【Classic Cases】The Sydney CosXXXic SpeXXXXist ClinXX Pty Ltd v HX (No 2) [2018] NSWSC 1XX

2021-10-11 08:19:01




HER HONOUR: These are proceedings for defamation arising out of the publication of allegedly defamatory messages on the WeChat social media service.

The proceedings were commenced by statement of claim filed 16 June 2017. That was shortly before the expiry of the 12-month limitation period fixed by s 14B of the Limitation Act 1969 (NSW), the original publications having allegedly been made between 18 and 19 June 2016.

The original statement of claim named four defendants. Three have been served with the originating process and are now participating actively in the proceedings. The fourth defendant named in the statement of claim is ErXXa ChXX ChXXg. The plaintiff has encountered considerable difficulty serving the originating process on her and now seeks an extension of the time within which it is valid for service (which, under r 6.2(4) of the Uniform Civil Procedure Rules 2005 (NSW), is six months).

The application is supported by two affidavits sworn by the solicitor for the plaintiff, ShXXg HXX LXX, sworn 14 December 2017 and 31 January 2018. In short, the evidence establishes that the plaintiffs have made many attempts to serve the person they understood to be ErXXa ChXX ChXXg, as identified by a WeChat name. On 21 September 2017, Mr LXX had a telephone conversation with a person living at premises associated with an E ChXXg. He asked whether ErXXa ChXXg was available. He was told that she was not home at the moment but would be home later. During the conversation it was revealed that Mr LXX was calling about "a legal matter". The following day, personal service was effected on a person who identified herself to the process server as ErXXa ChXX ChXXg but subsequently, when an amended pleading was sought to be served on that person, she identified herself as ErXXa BXX ChXXg. Following further correspondence, she sent a statutory declaration to the solicitor denying that she had ever been known as ErXXa ChXX ChXXg.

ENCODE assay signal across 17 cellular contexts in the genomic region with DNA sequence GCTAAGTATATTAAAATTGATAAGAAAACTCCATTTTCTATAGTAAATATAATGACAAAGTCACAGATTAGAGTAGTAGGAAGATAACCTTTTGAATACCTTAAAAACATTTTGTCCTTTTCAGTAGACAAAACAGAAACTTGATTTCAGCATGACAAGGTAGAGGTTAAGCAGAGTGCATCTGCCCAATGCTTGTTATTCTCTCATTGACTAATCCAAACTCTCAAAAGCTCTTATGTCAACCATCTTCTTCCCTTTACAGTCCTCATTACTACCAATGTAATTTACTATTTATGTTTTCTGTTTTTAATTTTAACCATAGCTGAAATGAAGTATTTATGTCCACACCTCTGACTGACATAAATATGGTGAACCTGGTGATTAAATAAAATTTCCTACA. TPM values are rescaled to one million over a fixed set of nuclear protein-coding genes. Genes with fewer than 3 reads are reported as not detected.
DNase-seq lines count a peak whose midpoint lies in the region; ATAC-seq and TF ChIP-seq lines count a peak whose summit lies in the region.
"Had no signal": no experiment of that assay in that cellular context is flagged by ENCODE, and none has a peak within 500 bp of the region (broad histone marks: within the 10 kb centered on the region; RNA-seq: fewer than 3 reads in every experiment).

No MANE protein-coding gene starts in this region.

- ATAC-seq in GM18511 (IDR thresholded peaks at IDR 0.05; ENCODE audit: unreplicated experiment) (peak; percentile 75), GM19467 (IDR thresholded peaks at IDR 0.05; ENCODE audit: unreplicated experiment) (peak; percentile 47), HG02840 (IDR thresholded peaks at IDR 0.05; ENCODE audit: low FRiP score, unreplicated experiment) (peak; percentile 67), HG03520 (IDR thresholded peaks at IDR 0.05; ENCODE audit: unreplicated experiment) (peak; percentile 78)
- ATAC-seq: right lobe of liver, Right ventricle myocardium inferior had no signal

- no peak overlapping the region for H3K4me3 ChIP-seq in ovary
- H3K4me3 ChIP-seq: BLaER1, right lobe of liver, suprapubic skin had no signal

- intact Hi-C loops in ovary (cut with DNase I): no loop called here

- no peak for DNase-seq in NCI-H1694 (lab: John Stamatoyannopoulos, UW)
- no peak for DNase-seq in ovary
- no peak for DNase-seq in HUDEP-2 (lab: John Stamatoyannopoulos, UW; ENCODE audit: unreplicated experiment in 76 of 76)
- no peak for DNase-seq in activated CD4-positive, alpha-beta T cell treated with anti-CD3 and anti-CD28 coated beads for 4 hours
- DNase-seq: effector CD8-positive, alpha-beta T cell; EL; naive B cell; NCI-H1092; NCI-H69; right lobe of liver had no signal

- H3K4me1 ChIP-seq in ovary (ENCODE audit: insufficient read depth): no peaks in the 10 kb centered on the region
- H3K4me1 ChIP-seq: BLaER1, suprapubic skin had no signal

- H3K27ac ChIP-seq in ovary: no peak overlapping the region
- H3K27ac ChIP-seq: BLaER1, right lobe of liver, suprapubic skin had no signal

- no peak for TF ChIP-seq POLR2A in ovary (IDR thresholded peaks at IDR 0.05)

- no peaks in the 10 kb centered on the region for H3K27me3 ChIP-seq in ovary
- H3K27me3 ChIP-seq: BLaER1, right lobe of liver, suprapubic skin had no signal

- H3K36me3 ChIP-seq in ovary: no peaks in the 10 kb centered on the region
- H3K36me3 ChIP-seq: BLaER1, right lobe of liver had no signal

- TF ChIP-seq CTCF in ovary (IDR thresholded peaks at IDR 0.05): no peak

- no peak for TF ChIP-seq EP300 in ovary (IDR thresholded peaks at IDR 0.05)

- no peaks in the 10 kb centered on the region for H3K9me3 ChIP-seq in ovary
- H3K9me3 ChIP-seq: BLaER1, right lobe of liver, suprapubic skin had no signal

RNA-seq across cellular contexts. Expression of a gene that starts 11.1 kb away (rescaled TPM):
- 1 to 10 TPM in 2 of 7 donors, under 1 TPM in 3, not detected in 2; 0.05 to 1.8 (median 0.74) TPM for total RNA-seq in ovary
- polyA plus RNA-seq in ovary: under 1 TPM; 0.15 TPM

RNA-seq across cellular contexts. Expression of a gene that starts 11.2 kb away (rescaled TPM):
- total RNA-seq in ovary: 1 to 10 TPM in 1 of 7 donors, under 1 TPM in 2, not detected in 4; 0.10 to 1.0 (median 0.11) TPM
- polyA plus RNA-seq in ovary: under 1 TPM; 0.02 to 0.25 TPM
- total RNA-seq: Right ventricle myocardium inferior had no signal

The plaintiffs now find themselves in the difficult position of not knowing whether the person who was served with the originating process is the person intended to be sued as the fourth defendant in the proceedings or not. If she is not that person, the plaintiffs have some apprehension as to the proper name of the fourth defendant, but their inquiries in that respect are ongoing.

In a helpful outline of submissions handed up by Ms SpXXX on behalf of the plaintiffs, reliance is placed on the decision of Sackville J in Weston in Capacity as Special Purpose Liquidator of One.Tel Ltd (in Liquidation) v Publishing and Broadcasting Ltd [2012] NSWCA 79 at [20] which, in short, establishes that a plaintiff must have a good reason for seeking an extension of the period in which an originating process is valid for service.

The considerable lengths to which the plaintiffs' solicitor has gone to effect service and the confusing exchanges with the person who originally accepted that she was ErXXa ChXX ChXXg but subsequently asserted otherwise have persuaded me that this is an appropriate case in which the time for which the originating process is valid for service should be extended.

For those reasons, I order pursuant to r 1.12 of the Uniform Civil Procedure Rules that the time fixed by r 6.2(4) of the Uniform Civil Procedure Rules for service of the originating process on the fourth defendant be extended to 15 April 2018 and reserve the costs of this application.